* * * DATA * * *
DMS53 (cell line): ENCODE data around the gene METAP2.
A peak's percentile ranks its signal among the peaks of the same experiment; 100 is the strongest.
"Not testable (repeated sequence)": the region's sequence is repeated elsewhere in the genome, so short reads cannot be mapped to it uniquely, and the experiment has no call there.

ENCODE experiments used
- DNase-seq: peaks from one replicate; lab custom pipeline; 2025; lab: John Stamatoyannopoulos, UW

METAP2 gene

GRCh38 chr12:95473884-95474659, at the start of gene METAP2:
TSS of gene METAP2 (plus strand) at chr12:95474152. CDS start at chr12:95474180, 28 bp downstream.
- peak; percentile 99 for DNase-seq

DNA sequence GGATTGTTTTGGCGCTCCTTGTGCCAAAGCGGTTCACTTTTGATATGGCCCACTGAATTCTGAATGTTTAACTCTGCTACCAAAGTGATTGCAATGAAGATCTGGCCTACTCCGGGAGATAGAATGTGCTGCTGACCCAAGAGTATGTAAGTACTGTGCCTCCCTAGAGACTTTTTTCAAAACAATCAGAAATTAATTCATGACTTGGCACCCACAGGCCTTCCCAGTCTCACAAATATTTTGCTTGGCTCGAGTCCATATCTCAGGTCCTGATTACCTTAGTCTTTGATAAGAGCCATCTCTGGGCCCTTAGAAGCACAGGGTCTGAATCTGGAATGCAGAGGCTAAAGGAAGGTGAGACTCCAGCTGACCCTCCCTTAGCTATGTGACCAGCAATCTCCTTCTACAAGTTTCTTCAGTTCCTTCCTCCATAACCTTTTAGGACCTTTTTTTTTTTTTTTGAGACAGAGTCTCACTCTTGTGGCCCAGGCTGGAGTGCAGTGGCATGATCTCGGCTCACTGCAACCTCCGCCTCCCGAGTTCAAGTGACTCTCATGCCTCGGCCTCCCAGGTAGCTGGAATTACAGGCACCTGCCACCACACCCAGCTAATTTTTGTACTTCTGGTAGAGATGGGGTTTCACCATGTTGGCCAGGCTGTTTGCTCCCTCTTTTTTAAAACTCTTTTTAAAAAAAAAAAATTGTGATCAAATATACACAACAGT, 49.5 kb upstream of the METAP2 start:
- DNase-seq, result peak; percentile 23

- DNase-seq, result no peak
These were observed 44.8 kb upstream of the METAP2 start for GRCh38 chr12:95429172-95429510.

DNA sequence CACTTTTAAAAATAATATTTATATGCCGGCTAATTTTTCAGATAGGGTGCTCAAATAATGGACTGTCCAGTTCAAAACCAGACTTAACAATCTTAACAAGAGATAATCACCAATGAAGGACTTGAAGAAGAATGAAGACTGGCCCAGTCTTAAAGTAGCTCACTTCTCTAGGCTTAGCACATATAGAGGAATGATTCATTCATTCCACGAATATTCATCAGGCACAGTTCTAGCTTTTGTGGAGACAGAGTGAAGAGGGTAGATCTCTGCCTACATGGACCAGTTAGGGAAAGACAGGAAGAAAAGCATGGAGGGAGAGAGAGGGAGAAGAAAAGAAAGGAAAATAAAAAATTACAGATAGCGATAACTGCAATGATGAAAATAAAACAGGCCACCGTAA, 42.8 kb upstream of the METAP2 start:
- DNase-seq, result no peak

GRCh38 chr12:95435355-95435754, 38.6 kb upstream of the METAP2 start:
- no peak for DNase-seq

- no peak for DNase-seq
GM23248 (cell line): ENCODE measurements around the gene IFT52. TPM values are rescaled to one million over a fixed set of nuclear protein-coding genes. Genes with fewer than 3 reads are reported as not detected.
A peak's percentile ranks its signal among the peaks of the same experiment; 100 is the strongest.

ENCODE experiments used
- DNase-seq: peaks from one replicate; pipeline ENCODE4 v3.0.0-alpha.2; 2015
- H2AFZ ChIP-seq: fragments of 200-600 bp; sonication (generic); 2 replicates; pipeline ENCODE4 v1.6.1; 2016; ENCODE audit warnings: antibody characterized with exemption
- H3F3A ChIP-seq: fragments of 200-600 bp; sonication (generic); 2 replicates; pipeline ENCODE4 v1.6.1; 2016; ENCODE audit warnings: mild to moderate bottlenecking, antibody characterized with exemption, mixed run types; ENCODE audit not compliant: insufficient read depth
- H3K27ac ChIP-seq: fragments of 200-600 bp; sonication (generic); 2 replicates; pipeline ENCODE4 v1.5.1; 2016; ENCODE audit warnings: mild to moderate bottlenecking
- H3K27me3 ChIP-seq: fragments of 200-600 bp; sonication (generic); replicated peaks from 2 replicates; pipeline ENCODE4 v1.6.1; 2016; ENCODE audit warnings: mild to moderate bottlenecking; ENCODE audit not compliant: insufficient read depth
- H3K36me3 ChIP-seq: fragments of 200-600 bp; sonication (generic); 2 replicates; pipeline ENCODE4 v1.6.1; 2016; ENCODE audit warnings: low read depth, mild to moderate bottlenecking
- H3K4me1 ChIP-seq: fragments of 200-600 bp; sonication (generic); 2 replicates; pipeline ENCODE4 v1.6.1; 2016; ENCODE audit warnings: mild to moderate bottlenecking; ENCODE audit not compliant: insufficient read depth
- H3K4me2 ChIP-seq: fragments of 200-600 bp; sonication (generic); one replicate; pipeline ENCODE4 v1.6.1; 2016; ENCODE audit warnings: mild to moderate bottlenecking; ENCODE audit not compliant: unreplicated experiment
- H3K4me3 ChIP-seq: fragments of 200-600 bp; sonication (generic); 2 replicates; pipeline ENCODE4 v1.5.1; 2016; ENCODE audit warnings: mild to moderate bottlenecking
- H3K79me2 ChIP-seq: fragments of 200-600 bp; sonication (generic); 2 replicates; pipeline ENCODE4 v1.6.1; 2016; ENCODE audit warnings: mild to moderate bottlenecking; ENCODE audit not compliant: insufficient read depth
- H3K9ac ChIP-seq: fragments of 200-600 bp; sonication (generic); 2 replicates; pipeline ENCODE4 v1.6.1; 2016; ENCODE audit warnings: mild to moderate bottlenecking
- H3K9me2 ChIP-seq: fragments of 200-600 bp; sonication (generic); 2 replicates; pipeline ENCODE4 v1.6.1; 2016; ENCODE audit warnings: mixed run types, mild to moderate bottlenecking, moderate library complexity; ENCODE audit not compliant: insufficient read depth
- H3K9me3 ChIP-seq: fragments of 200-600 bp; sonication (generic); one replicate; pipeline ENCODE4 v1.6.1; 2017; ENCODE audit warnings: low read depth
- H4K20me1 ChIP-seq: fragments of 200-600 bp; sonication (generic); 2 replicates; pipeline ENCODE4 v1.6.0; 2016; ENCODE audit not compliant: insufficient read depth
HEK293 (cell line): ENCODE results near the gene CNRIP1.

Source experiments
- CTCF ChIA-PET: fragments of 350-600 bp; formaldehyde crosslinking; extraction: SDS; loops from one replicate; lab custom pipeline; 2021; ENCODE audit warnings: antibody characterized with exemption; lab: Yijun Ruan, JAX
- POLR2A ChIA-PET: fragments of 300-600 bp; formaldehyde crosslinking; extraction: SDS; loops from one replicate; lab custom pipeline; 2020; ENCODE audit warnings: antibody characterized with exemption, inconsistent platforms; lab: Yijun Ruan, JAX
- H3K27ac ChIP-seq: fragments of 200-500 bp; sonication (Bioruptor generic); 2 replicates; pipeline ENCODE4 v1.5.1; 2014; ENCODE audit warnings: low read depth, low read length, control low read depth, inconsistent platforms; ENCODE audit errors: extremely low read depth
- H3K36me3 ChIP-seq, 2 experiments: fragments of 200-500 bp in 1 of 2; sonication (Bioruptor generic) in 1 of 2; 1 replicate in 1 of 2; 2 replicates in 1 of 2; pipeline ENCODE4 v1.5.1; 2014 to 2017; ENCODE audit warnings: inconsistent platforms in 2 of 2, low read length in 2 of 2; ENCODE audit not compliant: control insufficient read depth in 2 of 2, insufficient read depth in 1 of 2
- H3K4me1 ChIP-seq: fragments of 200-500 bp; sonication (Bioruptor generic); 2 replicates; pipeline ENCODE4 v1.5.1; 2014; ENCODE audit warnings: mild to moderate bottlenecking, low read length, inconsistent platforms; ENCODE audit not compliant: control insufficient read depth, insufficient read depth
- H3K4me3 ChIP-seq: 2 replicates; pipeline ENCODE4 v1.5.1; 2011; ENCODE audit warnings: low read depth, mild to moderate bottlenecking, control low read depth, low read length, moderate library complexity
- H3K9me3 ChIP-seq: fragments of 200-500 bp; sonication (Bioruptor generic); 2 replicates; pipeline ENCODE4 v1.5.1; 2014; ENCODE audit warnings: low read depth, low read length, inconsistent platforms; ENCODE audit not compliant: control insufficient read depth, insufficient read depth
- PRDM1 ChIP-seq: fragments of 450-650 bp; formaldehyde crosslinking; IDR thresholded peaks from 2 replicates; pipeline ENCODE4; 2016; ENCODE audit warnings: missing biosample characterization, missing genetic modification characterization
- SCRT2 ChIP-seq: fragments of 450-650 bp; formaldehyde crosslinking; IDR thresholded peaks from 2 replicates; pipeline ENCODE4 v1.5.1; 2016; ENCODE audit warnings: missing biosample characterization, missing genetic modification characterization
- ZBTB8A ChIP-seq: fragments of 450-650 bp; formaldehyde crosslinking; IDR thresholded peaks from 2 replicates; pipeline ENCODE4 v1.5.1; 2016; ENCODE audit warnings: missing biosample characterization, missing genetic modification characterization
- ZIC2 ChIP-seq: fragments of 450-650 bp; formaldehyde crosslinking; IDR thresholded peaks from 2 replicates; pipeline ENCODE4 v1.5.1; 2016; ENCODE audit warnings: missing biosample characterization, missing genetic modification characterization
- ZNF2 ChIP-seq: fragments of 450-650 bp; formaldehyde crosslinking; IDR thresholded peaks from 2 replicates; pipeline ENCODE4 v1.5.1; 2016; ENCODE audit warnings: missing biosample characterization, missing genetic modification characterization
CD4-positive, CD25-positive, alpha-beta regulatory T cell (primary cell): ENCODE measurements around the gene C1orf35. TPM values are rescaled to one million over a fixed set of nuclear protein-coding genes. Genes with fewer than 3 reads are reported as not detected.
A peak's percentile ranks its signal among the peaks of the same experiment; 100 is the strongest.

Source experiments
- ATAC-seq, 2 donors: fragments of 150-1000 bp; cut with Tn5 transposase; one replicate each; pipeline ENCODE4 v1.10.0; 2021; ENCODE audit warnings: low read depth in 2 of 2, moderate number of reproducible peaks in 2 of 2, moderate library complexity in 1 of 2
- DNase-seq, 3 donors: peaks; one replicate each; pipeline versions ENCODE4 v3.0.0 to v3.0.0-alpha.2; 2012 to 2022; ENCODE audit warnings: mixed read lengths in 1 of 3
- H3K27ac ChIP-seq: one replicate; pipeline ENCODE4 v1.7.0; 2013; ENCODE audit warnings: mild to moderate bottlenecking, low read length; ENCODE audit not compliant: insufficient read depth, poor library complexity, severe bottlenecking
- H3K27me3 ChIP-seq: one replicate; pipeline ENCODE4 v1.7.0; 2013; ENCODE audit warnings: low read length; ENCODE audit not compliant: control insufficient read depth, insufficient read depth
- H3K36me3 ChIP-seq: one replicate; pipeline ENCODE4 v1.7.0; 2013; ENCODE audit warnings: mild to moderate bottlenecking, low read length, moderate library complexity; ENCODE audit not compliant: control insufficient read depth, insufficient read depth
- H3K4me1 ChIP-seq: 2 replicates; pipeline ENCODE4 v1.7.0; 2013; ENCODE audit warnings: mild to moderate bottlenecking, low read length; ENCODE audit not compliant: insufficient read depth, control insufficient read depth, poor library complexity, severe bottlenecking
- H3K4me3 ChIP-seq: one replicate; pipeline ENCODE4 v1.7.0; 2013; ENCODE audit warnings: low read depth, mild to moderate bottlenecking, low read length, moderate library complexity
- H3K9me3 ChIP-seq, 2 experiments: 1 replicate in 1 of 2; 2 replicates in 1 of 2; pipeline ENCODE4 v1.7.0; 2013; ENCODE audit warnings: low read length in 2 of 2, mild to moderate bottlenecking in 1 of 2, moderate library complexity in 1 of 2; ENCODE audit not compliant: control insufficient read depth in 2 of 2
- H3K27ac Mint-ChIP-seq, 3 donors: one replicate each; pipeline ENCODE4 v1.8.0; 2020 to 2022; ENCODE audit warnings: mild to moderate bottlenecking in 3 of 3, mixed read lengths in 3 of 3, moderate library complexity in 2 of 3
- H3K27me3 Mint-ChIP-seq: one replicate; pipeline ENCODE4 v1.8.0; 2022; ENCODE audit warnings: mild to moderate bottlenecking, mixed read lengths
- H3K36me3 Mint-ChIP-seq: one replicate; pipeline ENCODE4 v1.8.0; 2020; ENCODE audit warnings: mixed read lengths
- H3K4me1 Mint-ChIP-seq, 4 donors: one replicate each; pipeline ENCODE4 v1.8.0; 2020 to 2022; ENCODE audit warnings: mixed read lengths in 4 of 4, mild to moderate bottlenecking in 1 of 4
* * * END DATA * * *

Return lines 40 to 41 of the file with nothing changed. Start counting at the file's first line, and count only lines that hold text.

- H3K27ac ChIP-seq: fragments of 200-500 bp; sonication (Bioruptor generic); 2 replicates; pipeline ENCODE4 v1.5.1; 2014; ENCODE audit warnings: low read depth, low read length, control low read depth, inconsistent platforms; ENCODE audit errors: extremely low read depth
- H3K36me3 ChIP-seq, 2 experiments: fragments of 200-500 bp in 1 of 2; sonication (Bioruptor generic) in 1 of 2; 1 replicate in 1 of 2; 2 replicates in 1 of 2; pipeline ENCODE4 v1.5.1; 2014 to 2017; ENCODE audit warnings: inconsistent platforms in 2 of 2, low read length in 2 of 2; ENCODE audit not compliant: control insufficient read depth in 2 of 2, insufficient read depth in 1 of 2